BYRNE: Who’s Omega?
SAWARD: Omega is a kind of Time Lord demi-god who exists only in a universe of anti-matter and who appeared in the tenth anniversary show.  Have you seen The Three Doctors?
BYRNE: No. But I can see how that will fit into my story. An immensely powerful being, but poison to his own kind. He’d be a kind of lonely outcast once he got into our world… Maybe he’d meet a little boy, and rather than kill him, be entranced by his innocence… have you seen Frankenstein?
SAWARD: No. But that all sounds terrific. Of course, it will need to be set in Amsterdam.
BYRNE: Right. Why exactly?
SAWARD: The producer wants to shoot overseas somewhere. And we get the cast and crew to buy their own meals and travel everywhere by bicycle we can just about afford to go to Amsterdam.
BYRNE: Hmm, OK.
SAWARD: No honestly, it’ll be great! They went to Paris a couple of years back and it was brilliant. The Louvre, the Eiffel Tower. Much better than some old country manor or disused warehouse. Have you seen City of Death?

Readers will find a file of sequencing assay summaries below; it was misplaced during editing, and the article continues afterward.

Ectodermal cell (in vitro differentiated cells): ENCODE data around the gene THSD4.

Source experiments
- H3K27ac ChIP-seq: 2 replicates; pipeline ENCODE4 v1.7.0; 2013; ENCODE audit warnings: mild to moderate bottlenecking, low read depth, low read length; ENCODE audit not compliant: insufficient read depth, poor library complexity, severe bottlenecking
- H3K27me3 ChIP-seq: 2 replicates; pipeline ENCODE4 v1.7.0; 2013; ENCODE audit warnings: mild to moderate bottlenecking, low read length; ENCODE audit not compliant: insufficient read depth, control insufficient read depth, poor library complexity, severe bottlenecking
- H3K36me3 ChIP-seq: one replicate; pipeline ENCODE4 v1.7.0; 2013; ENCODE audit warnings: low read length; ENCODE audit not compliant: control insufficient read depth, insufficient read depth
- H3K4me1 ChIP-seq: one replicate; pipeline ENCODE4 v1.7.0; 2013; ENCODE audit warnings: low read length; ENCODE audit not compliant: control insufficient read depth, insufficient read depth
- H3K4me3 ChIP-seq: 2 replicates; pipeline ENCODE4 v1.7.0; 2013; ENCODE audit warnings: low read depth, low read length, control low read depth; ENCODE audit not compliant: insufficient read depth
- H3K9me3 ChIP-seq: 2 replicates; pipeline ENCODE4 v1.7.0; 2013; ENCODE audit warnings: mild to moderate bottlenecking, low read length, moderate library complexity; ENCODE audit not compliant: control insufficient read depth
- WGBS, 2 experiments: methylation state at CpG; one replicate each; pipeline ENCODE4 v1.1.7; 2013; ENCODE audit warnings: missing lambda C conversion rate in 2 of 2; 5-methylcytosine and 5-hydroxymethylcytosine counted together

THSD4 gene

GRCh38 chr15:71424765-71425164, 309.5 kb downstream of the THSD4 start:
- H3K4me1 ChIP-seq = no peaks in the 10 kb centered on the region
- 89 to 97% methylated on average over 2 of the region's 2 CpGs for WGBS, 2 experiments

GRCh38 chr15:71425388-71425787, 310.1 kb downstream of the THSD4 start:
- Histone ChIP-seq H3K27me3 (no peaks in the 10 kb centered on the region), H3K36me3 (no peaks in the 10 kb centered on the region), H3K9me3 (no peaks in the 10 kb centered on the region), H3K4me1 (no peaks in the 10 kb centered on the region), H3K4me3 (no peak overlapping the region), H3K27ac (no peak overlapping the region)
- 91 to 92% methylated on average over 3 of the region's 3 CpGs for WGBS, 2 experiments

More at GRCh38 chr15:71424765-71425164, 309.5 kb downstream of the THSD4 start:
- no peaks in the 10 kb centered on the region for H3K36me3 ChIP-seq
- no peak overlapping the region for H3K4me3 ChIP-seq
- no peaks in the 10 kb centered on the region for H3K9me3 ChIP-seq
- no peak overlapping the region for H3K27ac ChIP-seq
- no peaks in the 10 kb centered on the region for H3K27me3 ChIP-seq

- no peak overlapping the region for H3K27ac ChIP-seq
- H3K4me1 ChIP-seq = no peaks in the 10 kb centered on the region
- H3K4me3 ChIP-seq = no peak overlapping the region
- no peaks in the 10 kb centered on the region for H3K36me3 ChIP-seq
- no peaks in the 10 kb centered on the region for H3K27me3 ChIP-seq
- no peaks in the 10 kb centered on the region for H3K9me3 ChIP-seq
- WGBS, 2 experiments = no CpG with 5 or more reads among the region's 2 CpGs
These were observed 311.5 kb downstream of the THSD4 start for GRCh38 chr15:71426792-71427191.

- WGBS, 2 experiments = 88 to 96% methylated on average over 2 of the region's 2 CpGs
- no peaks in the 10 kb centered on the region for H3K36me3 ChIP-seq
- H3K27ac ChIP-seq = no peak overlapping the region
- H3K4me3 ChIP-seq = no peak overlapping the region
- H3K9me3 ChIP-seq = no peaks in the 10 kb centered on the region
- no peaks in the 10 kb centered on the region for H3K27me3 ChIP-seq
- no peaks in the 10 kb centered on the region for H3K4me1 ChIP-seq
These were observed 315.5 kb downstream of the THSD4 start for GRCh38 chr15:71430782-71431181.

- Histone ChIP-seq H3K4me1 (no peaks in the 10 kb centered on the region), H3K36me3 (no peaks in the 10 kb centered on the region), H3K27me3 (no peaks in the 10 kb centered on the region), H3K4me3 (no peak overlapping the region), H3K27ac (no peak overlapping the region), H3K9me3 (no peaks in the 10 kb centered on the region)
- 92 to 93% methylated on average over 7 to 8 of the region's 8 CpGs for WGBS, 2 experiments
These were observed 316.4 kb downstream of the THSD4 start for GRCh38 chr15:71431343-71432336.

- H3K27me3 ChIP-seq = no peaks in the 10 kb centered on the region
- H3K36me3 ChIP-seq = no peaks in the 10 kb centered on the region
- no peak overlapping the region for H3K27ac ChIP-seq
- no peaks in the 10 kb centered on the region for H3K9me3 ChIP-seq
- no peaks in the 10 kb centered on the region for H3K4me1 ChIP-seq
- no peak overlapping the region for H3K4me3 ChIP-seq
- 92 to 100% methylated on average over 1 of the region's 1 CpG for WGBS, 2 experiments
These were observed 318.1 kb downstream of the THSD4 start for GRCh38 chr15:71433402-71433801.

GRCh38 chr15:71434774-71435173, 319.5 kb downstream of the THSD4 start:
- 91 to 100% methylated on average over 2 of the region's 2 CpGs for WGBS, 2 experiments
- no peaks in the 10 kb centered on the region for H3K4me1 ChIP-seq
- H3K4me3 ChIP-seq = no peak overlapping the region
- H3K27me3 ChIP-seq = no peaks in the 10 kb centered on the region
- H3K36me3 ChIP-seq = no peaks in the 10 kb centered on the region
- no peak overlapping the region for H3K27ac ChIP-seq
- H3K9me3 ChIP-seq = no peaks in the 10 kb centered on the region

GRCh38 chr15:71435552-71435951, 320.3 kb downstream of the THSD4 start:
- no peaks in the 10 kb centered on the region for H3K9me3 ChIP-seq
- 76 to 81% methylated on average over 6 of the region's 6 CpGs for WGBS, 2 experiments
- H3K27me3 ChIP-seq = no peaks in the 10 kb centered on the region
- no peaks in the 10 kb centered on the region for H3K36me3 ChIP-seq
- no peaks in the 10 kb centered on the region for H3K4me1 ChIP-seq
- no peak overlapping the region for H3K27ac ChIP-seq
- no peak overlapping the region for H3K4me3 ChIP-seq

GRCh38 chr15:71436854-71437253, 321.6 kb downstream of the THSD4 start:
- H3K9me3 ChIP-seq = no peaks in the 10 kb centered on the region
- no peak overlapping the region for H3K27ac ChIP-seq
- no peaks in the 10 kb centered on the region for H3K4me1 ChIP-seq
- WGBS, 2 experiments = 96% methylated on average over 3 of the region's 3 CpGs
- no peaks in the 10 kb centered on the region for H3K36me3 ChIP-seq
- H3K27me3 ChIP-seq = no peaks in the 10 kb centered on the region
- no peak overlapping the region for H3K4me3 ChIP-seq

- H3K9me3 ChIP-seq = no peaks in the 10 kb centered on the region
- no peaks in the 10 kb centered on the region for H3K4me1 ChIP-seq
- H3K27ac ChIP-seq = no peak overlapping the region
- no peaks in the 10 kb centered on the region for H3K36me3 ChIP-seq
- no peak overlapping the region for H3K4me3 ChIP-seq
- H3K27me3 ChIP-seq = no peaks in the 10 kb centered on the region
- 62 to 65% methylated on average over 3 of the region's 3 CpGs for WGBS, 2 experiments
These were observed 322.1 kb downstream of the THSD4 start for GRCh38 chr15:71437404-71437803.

BYRNE: No. But Amsterdam, doesn’t have those iconic fixtures like the Louvre and the Eiffel Tower. What has it got?
SAWARD: Legal grass?
BYRNE: Not really Doctor Who territory is it? Tulips?
SAWARD: Organs?
BYRNE: I seem to remember that it’s below sea level. Maybe that becomes important to this Omega chap because it’s somehow necessary to his plan for emerging into this universe.
SAWARD: Great! Use that! It will need a monster of course.
BYRNE: Will it? Won’t Omega do?
SAWARD: Oh no, no no! He’s just the villain. We’ll need a monster too.
IAN LEVINE (OOV): Omega can conjure up monsters simply using his own will!
BYRNE: What was that?
SAWARD: Nothing, just ignore it. But yes, Omega can create his own monster.
BYRNE: Hmm, maybe a henchman type of thing. Created from the raw matter of the universe. All flesh and sinew but covered in an exoskeleton. Have you seen Alien?
SAWARD: No. But that sounds just the ticket.
BYRNE: Can the budget manage it? We don’t want it to look like, oh I don’t know, a big rubber chicken. Ha ha.
SAWARD: Ha ha. No, that’ll never happen.
LEVINE (OOV): Gallifrey!
BYRNE: Is there someone behind that door?
SAWARD: No, of course not. But that’s the other thing – we want to set some of it on Gallifrey. That’s the planet of the Time Lords.